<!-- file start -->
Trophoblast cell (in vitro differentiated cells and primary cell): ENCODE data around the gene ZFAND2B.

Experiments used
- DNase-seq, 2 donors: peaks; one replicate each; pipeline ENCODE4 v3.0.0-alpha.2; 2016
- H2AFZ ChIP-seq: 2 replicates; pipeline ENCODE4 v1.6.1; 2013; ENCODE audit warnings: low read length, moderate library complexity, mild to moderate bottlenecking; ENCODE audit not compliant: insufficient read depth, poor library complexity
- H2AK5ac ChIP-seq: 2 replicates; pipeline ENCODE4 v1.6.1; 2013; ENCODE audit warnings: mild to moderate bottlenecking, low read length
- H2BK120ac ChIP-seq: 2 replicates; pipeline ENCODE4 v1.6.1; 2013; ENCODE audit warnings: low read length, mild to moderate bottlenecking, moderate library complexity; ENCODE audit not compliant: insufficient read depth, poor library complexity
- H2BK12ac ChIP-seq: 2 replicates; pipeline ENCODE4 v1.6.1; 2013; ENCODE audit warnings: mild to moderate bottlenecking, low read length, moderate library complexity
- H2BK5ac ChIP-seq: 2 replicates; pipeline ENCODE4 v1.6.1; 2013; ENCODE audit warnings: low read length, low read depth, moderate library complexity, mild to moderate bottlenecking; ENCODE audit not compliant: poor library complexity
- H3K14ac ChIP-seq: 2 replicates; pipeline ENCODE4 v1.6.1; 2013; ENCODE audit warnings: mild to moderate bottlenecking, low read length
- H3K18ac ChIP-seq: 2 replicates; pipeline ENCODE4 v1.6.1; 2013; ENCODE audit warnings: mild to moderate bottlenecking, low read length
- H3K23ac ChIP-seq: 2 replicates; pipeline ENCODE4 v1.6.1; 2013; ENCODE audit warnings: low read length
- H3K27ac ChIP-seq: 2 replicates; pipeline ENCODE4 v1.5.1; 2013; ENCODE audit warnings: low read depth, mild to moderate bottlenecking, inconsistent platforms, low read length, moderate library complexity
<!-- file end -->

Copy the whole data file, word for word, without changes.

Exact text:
Trophoblast cell (in vitro differentiated cells and primary cell): ENCODE data around the gene ZFAND2B.

Experiments used
- DNase-seq, 2 donors: peaks; one replicate each; pipeline ENCODE4 v3.0.0-alpha.2; 2016
- H2AFZ ChIP-seq: 2 replicates; pipeline ENCODE4 v1.6.1; 2013; ENCODE audit warnings: low read length, moderate library complexity, mild to moderate bottlenecking; ENCODE audit not compliant: insufficient read depth, poor library complexity
- H2AK5ac ChIP-seq: 2 replicates; pipeline ENCODE4 v1.6.1; 2013; ENCODE audit warnings: mild to moderate bottlenecking, low read length
- H2BK120ac ChIP-seq: 2 replicates; pipeline ENCODE4 v1.6.1; 2013; ENCODE audit warnings: low read length, mild to moderate bottlenecking, moderate library complexity; ENCODE audit not compliant: insufficient read depth, poor library complexity
- H2BK12ac ChIP-seq: 2 replicates; pipeline ENCODE4 v1.6.1; 2013; ENCODE audit warnings: mild to moderate bottlenecking, low read length, moderate library complexity
- H2BK5ac ChIP-seq: 2 replicates; pipeline ENCODE4 v1.6.1; 2013; ENCODE audit warnings: low read length, low read depth, moderate library complexity, mild to moderate bottlenecking; ENCODE audit not compliant: poor library complexity
- H3K14ac ChIP-seq: 2 replicates; pipeline ENCODE4 v1.6.1; 2013; ENCODE audit warnings: mild to moderate bottlenecking, low read length
- H3K18ac ChIP-seq: 2 replicates; pipeline ENCODE4 v1.6.1; 2013; ENCODE audit warnings: mild to moderate bottlenecking, low read length
- H3K23ac ChIP-seq: 2 replicates; pipeline ENCODE4 v1.6.1; 2013; ENCODE audit warnings: low read length
- H3K27ac ChIP-seq: 2 replicates; pipeline ENCODE4 v1.5.1; 2013; ENCODE audit warnings: low read depth, mild to moderate bottlenecking, inconsistent platforms, low read length, moderate library complexity